“It wasn’t a choice that either of us made.” She replied before bowing her head and leaving with Kaiel.

Taylin’s tone was unreadable there, even to herself. She didn’t know what to think of the Rune Breaker. There was still considerable guilt at enslaving him, even if the fault wasn’t her own. And in truth, he scared her, link mandate against harming her or no.

Even he called himself a monster, insisted that she not consider him a person. And yet, there was definitely a person there. A spiteful person who delighted in spilling blood, but also a person who was passionate about spellwork, who had a sense of humor, dark though it was, and who suffered pain just like anyone else.

And for now, she wasn’t going to be rid of him. A dark specter hanging on the edges of her new and bright life.

But maybe it didn’t have to be that way. It occurred to her that Ru didn’t have a family either, that he had been a slave not for a few decades like her, but for thousands of years. As much of a toll as it took on her spirit, it defied imagination what it might have done to him. There wouldn’t just be a lack of hope, but a vast and hungry void where hope’s memory used to be.

It would explain how the lives and feelings of every other living thing could become ‘trivial’.

As long as the link existed, it was a testament that he would never be free. There was nothing she could do about that. What she could do though was exactly what she’d said only conversationally before: be his friend. She glanced beside her and found Kaiel deep in his own thoughts.

“Kaiel…” He flicked his eyes in her direction.

“I’m concerned about Ru…”

“The way you say that tells me that you’re not concerned in the same way I’m concerned.”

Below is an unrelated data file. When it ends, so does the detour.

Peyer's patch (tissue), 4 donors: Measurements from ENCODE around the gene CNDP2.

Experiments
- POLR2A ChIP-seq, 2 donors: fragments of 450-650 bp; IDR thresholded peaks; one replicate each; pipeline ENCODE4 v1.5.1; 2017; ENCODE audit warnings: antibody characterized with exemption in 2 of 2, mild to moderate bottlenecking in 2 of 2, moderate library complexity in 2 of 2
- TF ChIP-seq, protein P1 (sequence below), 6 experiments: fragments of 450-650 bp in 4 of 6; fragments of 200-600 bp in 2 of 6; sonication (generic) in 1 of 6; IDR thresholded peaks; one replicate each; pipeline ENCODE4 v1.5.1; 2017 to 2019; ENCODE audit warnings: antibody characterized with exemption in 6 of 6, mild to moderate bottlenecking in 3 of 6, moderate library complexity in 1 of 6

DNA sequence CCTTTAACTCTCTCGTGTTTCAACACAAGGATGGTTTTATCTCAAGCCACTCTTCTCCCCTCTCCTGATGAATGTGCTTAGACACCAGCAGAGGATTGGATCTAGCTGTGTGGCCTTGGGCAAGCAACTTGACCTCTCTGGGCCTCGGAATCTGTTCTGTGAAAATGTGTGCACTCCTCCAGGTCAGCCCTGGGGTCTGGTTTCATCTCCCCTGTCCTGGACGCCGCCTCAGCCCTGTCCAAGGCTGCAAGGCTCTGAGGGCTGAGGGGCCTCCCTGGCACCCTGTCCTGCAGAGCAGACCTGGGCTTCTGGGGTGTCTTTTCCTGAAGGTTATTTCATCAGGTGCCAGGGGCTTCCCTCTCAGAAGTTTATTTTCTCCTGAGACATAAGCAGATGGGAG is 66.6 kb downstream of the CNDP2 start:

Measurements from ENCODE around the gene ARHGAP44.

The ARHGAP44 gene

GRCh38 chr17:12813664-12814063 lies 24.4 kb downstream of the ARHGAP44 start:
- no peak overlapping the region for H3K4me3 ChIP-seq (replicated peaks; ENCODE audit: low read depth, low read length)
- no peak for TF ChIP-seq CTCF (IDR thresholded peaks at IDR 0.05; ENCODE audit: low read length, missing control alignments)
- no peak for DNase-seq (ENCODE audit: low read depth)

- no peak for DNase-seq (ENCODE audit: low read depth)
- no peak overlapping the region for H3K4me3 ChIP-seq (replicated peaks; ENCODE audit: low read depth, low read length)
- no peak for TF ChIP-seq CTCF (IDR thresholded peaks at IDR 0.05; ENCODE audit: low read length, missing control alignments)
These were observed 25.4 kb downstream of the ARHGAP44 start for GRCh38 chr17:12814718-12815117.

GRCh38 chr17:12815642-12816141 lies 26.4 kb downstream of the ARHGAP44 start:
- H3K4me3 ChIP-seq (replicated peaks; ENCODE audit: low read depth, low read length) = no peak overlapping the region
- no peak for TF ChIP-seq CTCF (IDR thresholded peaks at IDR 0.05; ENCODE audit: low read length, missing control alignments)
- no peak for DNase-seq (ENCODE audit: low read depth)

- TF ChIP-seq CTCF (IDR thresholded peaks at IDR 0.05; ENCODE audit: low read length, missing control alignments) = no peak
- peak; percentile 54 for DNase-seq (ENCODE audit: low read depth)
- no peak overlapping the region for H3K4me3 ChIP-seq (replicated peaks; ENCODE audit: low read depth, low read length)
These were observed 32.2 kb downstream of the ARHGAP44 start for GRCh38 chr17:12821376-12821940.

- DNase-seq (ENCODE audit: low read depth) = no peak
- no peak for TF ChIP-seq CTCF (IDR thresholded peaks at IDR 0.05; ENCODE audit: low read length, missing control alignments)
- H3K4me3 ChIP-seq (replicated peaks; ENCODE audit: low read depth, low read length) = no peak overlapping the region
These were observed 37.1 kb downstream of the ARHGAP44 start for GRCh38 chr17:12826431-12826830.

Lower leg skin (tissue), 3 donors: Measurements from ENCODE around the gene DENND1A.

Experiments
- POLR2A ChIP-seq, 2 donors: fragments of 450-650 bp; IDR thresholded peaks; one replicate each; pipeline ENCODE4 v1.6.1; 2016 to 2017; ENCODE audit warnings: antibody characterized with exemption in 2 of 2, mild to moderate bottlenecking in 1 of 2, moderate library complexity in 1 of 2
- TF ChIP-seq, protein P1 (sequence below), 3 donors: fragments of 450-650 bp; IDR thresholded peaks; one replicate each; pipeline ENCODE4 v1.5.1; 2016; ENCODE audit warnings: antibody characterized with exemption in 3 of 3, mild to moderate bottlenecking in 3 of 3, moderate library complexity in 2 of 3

“…How are you concerned?”

Kaiel shrugged. “The man’s obsessed with death and destruction. Nihilism isn’t exactly a quality you want in a powerful wizard.”

She bit her lip. He had a point and it wasn’t in her favor. How much could she tell him? How much could he already guess?

“I… have a theory.” She ventured, sounding unfamiliar with the jargon she’d picked up here and there guarding some of the more philosophical or scientifically minded masters. Kaiel raised an eyebrow, intrigued. “Well… some wizards they say can extend their lives quite a bit, yes?”

“Not many are alive today, as they tended to keep such knowledge hidden a secret, but I’ve heard of lifespans in the hundreds of years, yes.”

Taylin nodded. “Right. And we aren’t from this time. Ru could be part of that generation, and he’s a shapeshifter on top of that, so it’s impossible to tell his age.” She waited for him to nod again. “And you know of the connection we share; how he is bound to be loyal to me.” Another nod. “But I am not the first to hold my end of this link. He’s been bound to it for… a very long time.”

Kaiel stopped walking and turned to face her fully. “You mean…”